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Closing the Achievement Gap: The Anatomy of Influence

Published: January 2008

Publisher(s): Annie E. Casey Foundation

Author(s): Read, Tory

Funder(s): Annie E. Casey Foundation

View Report (8 pages; 109KB; PDF)

Area of Focus: Low-performing Schools

Abstract: In an effort to maximize return on its investments, the Annie E. Casey Foundation’s education program strives to influence education policy and practice on a national level. The Foundation supports activities in three major choice arenas: district schools, charter schools, and vouchers. The report looks at the various “influence investment” activities Casey’s education program has supported in the past seven years and explains the motivation behind them. It also presents case studies of influence investments that have led to concrete outcomes. Casey invests in organizations that document evidence about promising policy and practice and shares this information with audiences that can play a role in improving outcomes for children. Evidence is derived from strategic research, policy analysis, and program evaluation.

Key Findings and/or Recommendations

+ Recommendations made in reports that examine special education policy and practice have been incorporated into legislation.

+ Education Trust, a Casey grantee, trains parents to understand and use federal laws and student achievement data to advocate for quality public schools at the local level.

+ Four cities have improved teachers’ union contracts.

+ With funding from Casey and others, a grantee has directly influenced charter law revisions in multiple states and has also developed recommendations to improve the charter provisions in the federal No Child Left Behind Act.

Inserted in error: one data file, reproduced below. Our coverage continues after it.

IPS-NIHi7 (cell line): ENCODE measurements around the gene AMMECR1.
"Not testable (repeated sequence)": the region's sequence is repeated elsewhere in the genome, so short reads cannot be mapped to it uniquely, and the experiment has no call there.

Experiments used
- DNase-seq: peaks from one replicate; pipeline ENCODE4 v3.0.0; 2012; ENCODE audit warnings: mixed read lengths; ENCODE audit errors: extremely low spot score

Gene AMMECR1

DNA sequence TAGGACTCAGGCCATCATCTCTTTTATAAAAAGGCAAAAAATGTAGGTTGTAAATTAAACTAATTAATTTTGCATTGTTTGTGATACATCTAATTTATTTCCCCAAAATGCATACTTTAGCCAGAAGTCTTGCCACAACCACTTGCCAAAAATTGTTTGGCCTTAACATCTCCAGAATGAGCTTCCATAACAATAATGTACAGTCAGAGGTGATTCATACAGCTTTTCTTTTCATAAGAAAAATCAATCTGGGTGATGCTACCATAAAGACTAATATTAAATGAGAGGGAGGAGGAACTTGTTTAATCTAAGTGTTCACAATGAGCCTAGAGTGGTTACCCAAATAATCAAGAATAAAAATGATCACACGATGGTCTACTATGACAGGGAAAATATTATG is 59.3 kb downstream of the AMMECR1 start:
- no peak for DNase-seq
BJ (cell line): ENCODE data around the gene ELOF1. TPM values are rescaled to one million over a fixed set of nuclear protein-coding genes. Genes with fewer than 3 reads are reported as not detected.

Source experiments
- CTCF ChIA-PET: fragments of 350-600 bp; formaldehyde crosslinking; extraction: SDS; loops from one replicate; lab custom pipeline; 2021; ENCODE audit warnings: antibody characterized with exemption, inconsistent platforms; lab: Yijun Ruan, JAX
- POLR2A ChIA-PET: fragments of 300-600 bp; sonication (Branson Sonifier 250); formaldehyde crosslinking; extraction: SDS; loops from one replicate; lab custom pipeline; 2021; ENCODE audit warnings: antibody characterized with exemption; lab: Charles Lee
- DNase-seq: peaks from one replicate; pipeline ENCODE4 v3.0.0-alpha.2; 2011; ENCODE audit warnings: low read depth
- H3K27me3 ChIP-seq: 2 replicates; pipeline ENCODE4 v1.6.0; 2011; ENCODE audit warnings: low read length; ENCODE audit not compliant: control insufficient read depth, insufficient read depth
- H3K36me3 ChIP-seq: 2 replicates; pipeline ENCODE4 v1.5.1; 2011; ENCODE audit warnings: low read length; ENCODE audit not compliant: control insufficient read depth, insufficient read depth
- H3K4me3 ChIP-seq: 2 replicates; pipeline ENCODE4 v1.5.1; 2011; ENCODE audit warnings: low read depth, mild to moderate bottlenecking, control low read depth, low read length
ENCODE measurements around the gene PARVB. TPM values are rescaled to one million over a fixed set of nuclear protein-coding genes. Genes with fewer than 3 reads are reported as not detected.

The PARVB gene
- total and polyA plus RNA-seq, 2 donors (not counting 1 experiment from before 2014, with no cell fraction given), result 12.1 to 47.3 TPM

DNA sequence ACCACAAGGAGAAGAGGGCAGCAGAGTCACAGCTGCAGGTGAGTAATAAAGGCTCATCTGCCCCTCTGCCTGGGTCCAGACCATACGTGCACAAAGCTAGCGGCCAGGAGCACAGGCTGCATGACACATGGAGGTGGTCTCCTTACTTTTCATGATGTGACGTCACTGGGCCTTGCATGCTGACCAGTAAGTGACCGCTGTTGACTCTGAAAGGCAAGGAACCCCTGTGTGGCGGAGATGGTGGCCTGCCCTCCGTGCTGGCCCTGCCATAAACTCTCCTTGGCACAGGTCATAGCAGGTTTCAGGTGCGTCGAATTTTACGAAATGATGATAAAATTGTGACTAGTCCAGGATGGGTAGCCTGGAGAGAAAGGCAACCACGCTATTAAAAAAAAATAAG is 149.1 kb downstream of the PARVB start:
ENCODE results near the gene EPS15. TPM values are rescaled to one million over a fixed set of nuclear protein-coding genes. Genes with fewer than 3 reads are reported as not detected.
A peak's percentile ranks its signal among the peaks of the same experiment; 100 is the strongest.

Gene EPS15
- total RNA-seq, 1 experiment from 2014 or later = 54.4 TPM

= Building public will (e.g., mobilizing citizens to learn about and urge policymakers to take action on an issue) is an effective way to create pressure on public officials for change.

= Getting people together to network, brainstorm, and share best practices via conferences, meetings, workshops, and trainings is another effective way to spread the message.

= Face-to-face meetings are an essential component of any influence strategy. Serving on boards is one way to spread the message in person.

= In politics, immediate imperatives shape decision-making. Give policymakers actionable ideas because they want to know what they can do right now.

= Collaborate with other groups with overlapping interests.

Geographic Focus : New York City, NY; Philadelphia, PA; Los Angeles, CA; New Orleans, LA

Subjects/Keywords : Low-performing schools; accountability; charter schools; vouchers; school reform; policy; legislation; charter schools; community involvement

+ Successful strategy
= Observation
Challenge

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